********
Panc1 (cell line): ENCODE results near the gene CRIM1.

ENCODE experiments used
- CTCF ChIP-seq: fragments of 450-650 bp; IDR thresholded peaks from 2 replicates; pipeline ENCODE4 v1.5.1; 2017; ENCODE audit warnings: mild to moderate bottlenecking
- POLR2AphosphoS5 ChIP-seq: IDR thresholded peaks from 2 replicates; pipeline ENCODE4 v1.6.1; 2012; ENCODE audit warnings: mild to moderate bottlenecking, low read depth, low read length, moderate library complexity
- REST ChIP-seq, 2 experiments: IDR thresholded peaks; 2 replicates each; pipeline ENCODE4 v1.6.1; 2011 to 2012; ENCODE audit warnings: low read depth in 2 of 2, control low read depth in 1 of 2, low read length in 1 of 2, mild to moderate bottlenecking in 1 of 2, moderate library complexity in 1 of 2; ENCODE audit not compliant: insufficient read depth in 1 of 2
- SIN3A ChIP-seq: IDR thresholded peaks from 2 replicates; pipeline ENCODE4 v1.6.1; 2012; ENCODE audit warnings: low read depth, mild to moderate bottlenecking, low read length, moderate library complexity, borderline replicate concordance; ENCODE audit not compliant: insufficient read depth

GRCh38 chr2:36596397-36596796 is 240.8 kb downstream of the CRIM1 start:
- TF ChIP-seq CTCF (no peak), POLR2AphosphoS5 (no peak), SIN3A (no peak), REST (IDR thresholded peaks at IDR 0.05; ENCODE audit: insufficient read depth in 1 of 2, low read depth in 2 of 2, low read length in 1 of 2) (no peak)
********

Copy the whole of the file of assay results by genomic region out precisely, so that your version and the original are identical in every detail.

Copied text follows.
Panc1 (cell line): ENCODE results near the gene CRIM1.

ENCODE experiments used
- CTCF ChIP-seq: fragments of 450-650 bp; IDR thresholded peaks from 2 replicates; pipeline ENCODE4 v1.5.1; 2017; ENCODE audit warnings: mild to moderate bottlenecking
- POLR2AphosphoS5 ChIP-seq: IDR thresholded peaks from 2 replicates; pipeline ENCODE4 v1.6.1; 2012; ENCODE audit warnings: mild to moderate bottlenecking, low read depth, low read length, moderate library complexity
- REST ChIP-seq, 2 experiments: IDR thresholded peaks; 2 replicates each; pipeline ENCODE4 v1.6.1; 2011 to 2012; ENCODE audit warnings: low read depth in 2 of 2, control low read depth in 1 of 2, low read length in 1 of 2, mild to moderate bottlenecking in 1 of 2, moderate library complexity in 1 of 2; ENCODE audit not compliant: insufficient read depth in 1 of 2
- SIN3A ChIP-seq: IDR thresholded peaks from 2 replicates; pipeline ENCODE4 v1.6.1; 2012; ENCODE audit warnings: low read depth, mild to moderate bottlenecking, low read length, moderate library complexity, borderline replicate concordance; ENCODE audit not compliant: insufficient read depth

GRCh38 chr2:36596397-36596796 is 240.8 kb downstream of the CRIM1 start:
- TF ChIP-seq CTCF (no peak), POLR2AphosphoS5 (no peak), SIN3A (no peak), REST (IDR thresholded peaks at IDR 0.05; ENCODE audit: insufficient read depth in 1 of 2, low read depth in 2 of 2, low read length in 1 of 2) (no peak)